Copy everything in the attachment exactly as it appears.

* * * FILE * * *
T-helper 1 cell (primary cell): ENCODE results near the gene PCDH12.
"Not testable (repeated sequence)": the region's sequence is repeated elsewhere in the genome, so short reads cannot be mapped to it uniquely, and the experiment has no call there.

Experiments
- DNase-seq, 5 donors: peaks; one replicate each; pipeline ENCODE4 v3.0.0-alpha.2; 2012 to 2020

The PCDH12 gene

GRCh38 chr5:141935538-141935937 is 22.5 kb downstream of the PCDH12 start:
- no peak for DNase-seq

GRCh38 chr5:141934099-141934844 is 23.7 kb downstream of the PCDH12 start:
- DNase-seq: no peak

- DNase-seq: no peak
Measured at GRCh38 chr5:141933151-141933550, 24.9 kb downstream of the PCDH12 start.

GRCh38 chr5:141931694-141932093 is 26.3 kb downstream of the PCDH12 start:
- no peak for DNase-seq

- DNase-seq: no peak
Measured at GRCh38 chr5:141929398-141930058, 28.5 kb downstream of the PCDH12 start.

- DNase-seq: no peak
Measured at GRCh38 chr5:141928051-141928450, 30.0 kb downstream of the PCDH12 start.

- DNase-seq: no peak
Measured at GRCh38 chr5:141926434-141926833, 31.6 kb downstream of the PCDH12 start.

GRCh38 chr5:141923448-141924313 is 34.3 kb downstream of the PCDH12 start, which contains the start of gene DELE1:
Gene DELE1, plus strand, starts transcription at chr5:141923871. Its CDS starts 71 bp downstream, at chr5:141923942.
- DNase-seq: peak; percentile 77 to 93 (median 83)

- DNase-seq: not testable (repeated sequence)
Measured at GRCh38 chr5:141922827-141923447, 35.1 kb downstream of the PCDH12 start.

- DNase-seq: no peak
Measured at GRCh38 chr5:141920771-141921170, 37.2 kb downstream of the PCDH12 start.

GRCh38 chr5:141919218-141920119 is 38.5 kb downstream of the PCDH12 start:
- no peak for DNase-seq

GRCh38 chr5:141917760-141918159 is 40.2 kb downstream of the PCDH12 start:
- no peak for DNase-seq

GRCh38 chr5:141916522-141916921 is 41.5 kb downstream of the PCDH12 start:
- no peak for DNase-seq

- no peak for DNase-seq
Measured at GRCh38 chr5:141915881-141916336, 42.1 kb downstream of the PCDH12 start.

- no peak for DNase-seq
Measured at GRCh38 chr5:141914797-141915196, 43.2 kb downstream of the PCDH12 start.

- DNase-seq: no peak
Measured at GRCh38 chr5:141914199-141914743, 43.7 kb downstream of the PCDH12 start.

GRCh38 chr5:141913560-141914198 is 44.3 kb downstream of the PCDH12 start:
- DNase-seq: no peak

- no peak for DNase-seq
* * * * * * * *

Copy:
T-helper 1 cell (primary cell): ENCODE results near the gene PCDH12.
"Not testable (repeated sequence)": the region's sequence is repeated elsewhere in the genome, so short reads cannot be mapped to it uniquely, and the experiment has no call there.

Experiments
- DNase-seq, 5 donors: peaks; one replicate each; pipeline ENCODE4 v3.0.0-alpha.2; 2012 to 2020

The PCDH12 gene

GRCh38 chr5:141935538-141935937 is 22.5 kb downstream of the PCDH12 start:
- no peak for DNase-seq

GRCh38 chr5:141934099-141934844 is 23.7 kb downstream of the PCDH12 start:
- DNase-seq: no peak

- DNase-seq: no peak
Measured at GRCh38 chr5:141933151-141933550, 24.9 kb downstream of the PCDH12 start.

GRCh38 chr5:141931694-141932093 is 26.3 kb downstream of the PCDH12 start:
- no peak for DNase-seq

- DNase-seq: no peak
Measured at GRCh38 chr5:141929398-141930058, 28.5 kb downstream of the PCDH12 start.

- DNase-seq: no peak
Measured at GRCh38 chr5:141928051-141928450, 30.0 kb downstream of the PCDH12 start.

- DNase-seq: no peak
Measured at GRCh38 chr5:141926434-141926833, 31.6 kb downstream of the PCDH12 start.

GRCh38 chr5:141923448-141924313 is 34.3 kb downstream of the PCDH12 start, which contains the start of gene DELE1:
Gene DELE1, plus strand, starts transcription at chr5:141923871. Its CDS starts 71 bp downstream, at chr5:141923942.
- DNase-seq: peak; percentile 77 to 93 (median 83)

- DNase-seq: not testable (repeated sequence)
Measured at GRCh38 chr5:141922827-141923447, 35.1 kb downstream of the PCDH12 start.

- DNase-seq: no peak
Measured at GRCh38 chr5:141920771-141921170, 37.2 kb downstream of the PCDH12 start.

GRCh38 chr5:141919218-141920119 is 38.5 kb downstream of the PCDH12 start:
- no peak for DNase-seq

GRCh38 chr5:141917760-141918159 is 40.2 kb downstream of the PCDH12 start:
- no peak for DNase-seq

GRCh38 chr5:141916522-141916921 is 41.5 kb downstream of the PCDH12 start:
- no peak for DNase-seq

- no peak for DNase-seq
Measured at GRCh38 chr5:141915881-141916336, 42.1 kb downstream of the PCDH12 start.

- no peak for DNase-seq
Measured at GRCh38 chr5:141914797-141915196, 43.2 kb downstream of the PCDH12 start.

- DNase-seq: no peak
Measured at GRCh38 chr5:141914199-141914743, 43.7 kb downstream of the PCDH12 start.

GRCh38 chr5:141913560-141914198 is 44.3 kb downstream of the PCDH12 start:
- DNase-seq: no peak

- no peak for DNase-seq